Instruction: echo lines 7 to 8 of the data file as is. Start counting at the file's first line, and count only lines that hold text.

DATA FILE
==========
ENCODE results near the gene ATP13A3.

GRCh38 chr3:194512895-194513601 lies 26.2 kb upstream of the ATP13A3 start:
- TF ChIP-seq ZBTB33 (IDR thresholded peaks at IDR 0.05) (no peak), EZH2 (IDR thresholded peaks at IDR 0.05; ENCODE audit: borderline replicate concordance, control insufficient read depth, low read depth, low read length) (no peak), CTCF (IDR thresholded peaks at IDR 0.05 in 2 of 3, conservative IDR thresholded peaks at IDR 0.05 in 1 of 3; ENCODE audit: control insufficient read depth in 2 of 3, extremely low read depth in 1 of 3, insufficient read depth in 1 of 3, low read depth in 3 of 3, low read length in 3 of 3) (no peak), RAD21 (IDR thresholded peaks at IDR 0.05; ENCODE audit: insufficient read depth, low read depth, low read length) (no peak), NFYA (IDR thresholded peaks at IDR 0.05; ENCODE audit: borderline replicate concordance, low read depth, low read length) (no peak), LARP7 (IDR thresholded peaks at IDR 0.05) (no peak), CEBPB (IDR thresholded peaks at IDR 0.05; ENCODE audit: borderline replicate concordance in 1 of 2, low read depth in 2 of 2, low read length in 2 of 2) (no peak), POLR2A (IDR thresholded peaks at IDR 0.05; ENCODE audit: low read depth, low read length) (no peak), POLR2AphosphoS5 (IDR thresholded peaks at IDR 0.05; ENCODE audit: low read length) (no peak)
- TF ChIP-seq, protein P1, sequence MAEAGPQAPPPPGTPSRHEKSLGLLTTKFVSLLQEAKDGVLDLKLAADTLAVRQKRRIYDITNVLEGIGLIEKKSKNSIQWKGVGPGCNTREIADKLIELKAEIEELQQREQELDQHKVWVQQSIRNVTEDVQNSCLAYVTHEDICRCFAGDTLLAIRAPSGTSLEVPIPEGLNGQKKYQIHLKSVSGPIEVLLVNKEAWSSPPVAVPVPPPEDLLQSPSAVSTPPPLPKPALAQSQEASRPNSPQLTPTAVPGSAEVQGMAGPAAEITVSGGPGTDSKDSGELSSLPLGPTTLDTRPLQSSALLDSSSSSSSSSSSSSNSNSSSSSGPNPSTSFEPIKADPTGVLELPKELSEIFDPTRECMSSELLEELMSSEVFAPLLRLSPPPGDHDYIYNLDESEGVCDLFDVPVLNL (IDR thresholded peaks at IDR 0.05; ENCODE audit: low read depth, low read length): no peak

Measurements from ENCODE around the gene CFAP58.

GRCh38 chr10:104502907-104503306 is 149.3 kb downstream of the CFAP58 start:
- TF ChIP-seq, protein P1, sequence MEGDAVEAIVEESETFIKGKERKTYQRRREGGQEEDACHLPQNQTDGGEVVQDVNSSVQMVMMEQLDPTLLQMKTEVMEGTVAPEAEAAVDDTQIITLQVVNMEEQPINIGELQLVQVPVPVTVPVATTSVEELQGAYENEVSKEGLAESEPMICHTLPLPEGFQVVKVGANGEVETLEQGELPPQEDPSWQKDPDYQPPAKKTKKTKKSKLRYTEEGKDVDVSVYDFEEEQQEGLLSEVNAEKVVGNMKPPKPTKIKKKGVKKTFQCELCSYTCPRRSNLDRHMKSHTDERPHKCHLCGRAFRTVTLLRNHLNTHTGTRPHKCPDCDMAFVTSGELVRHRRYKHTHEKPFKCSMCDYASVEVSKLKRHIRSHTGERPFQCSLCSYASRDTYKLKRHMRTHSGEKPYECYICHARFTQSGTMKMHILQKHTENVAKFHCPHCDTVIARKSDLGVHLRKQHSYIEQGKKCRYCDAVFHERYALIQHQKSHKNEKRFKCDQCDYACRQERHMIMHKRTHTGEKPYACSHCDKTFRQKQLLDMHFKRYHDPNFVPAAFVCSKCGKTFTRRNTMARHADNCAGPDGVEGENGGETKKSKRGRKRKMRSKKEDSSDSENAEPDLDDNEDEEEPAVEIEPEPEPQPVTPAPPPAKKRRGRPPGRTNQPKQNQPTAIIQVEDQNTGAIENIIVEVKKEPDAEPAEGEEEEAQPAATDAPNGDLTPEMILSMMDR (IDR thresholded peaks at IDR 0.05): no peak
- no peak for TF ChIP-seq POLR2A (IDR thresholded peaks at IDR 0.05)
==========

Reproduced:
- TF ChIP-seq, protein P1, sequence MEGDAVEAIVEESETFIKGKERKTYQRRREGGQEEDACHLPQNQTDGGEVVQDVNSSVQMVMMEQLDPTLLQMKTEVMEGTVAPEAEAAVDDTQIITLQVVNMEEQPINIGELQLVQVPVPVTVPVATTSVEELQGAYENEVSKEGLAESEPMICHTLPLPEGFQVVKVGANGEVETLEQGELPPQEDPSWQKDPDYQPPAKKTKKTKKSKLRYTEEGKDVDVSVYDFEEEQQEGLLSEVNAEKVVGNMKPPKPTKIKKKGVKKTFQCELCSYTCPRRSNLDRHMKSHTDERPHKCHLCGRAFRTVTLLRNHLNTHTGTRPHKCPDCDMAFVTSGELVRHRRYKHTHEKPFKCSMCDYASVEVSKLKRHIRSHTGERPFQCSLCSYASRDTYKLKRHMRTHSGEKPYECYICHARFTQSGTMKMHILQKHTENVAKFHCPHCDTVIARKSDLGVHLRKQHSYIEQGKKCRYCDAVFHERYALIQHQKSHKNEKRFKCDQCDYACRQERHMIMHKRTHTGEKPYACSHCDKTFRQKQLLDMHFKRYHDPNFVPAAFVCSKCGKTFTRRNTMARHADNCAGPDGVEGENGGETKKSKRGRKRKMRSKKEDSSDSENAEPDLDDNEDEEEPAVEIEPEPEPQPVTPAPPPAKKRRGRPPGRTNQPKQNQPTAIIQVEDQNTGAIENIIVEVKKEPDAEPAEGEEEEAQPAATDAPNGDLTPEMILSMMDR (IDR thresholded peaks at IDR 0.05): no peak
- no peak for TF ChIP-seq POLR2A (IDR thresholded peaks at IDR 0.05)